First page of Olympe de Gouges’s 1792 Declaration of the Rights of Woman and of the Female Citizen

Pronouns: ‘Thee’s and ‘Thou’s and ‘He’s and ‘She’s

As for Mycroft’s line-by-line narration, one challenge I posed for myself in these books was writing from the point of view of a narrator so immersed in his world that he is inept and clumsy at critiquing it.  I’m a historian, so, from reading historical documents all the time, I’m acutely aware that it’s incredibly difficult it is to start a conversation about an issue one’s society has silenced.  When we read early feminist or socially progressive works, like Olympe de Gouge, or Mary Wollstonecraft, or Voltaire, or even Plato’s Republic (which argues that male and female souls are fundamentally the same; proto-feminism in 300+ BC!), we admire some of their ideas but often find their actual discussions of the subjects painful to read.  Authors so early in the discourse tend to be so saturated with the outdated prejudices of their eras that a lot of those prejudices leak through, even as they seek to battle them.  You see people fighting for women’s rights while voicing deeply sexist ideas about the attributes or role of women, or calling for the rights of people of color while using the condescending, infantilizing racist language that saturated the 1700s and 1800s.  First generation members of a movement nearly always express themselves ineptly by the standards of their successors, because, when there has been no critical conversation about a topic, it is very hard for the first critics to get a good perspective on it.

So in framing my tale of the 25th century as a historical document, written by someone in the period, I decided to have that fictional author be limited by how plausibly difficult it would be for someone to start seriously discussing gender again when no one had done so in 350 years.  And I chose to model the narration on 18th century narration partly because 18th century critiques of gender are brilliant-yet-inept in precisely the way I wanted to examine. Giving my narrator the sophisticated terminology of the 21st century would have made it too easy for his critique to become comfortable for us.  Mycroft Canner, and also all the other characters we hear discuss gender in the books, all have deeply bizarre, twisted, and by our standards unhealthy ideas about gender.  Because realistically that’s the best I think people could do as a first step in a world so wracked by silence, just as Plato and Mary Wollstonecraft’s works were the best they could do in their own eras.  It’s disorienting reading Mycroft’s discussions of gender, and seeing his strange and uncomfortable attitudes, and the other characters who address gender are generally just as uncomfortable to us.  And that discomfort pushes the reader to distrust all the pronouns and all the gendered language, to try to cut through Mycroft’s distorting perspective, much as we have to do when trying to get past the bias in real historical documents.  It shows just how difficult it could be to restart these conversations after silence, which I hope will strengthen readers’ commitment to keep on pushing, writing, talking, and critiquing.  To make sure silence doesn’t fall.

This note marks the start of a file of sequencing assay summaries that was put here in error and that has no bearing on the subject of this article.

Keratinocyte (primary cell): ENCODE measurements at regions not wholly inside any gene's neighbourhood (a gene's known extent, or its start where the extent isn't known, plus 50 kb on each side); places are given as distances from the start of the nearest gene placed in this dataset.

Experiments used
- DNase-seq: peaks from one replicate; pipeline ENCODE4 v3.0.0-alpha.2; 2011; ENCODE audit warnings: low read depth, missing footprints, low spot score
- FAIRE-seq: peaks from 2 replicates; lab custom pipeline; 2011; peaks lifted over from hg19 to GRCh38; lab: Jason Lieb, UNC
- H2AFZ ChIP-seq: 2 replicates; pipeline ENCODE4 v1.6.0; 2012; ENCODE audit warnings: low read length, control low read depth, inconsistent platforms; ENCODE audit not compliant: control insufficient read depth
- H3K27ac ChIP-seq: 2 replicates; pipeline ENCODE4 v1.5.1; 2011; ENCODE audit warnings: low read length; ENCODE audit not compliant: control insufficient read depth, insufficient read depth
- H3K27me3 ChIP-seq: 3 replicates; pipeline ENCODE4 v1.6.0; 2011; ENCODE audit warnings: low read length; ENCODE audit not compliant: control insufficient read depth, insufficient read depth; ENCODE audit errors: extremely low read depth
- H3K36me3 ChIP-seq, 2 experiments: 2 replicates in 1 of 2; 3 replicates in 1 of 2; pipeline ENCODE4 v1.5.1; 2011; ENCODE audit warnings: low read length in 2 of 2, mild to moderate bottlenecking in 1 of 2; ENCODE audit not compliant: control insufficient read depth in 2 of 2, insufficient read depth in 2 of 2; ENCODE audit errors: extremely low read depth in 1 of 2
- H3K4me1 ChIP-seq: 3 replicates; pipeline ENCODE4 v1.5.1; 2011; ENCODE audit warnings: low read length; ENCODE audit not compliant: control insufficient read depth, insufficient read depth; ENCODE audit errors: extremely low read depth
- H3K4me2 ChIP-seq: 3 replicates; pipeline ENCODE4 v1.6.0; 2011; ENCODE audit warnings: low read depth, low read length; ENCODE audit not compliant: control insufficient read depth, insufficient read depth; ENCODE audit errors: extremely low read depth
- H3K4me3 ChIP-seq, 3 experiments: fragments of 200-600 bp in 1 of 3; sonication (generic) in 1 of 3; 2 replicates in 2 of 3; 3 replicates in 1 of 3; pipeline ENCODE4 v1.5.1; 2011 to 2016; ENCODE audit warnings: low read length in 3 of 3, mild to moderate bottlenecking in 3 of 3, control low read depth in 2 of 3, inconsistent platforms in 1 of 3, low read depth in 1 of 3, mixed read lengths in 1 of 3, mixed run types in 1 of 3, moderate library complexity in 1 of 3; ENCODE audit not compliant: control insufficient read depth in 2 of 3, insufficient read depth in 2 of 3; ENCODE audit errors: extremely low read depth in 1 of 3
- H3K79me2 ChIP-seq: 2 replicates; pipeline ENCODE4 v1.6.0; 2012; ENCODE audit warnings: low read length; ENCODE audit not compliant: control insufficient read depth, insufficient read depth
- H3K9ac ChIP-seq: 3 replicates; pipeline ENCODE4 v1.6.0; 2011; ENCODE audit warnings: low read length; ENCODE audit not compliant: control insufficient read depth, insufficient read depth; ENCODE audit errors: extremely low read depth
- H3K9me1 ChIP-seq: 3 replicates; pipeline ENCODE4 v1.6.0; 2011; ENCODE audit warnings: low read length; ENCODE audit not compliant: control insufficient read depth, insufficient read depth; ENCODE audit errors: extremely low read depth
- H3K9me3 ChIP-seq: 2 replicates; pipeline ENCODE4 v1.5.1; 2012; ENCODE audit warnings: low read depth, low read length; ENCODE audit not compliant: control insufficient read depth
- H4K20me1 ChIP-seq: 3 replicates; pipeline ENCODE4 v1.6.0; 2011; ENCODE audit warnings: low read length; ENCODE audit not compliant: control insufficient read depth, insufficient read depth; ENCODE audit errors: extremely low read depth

Thus, my narrator Mycroft, struggling to express himself, resorts to using ‘thee’ and ‘thou’ and also ‘he’ and ‘she’, assigning ‘he’ and ‘she’ based on which gendered archetype he associates with a character’s personality and actions, regardless of appearance.  Mycroft’s gender categories are very idiosyncratic, and we learn about him by observing them, much as in Star Wars we learn a lot about Darth Vader observing how he uses ‘thee’ and ‘thou’.  To start with, Mycroft’s own attempt to stick to a gender binary quickly breaks down.  For some characters gendered pronouns fit easily, and do indeed help the reader make sense people’s actions, as when we deal with Heloïse, a nun whose religious vocation is deeply steeped in traditional ideas of gender, and who very consciously embraces an identity as ‘she’.  For other characters, gendered pronouns are such a mismatch that even Mycroft resorts to ‘they,’ as with the human computer Eureka Weeksbooth.  And for yet other characters Mycroft assigns gendered pronouns but they feel so irrelevant that there would be no change if one reversed them, as with the otherworldly Utopians Aldrin and Voltaire. (I’ve sometimes had readers forget what pronoun Mycroft gives each of them—I’m so proud when people forget!)  As the series advances, Mycroft sometimes switches pronouns for a character, or apologizes to the reader for having trouble finding the right gender fit.  For some characters, physical descriptions make it clear which sex the character’s body appears to be (Mycroft will mention a beard, or breasts, or genitalia) so the reader knows whether the sex matches the pronoun, while for other characters the reader is given no clue to the character’s appearance or biological sex other than the pronoun assigned by the narrator.  All this strangeness aims to make the reader hyperconscious of the pronouns, and of the ways gendered pronouns mislead, clarify, distort, help, and harm.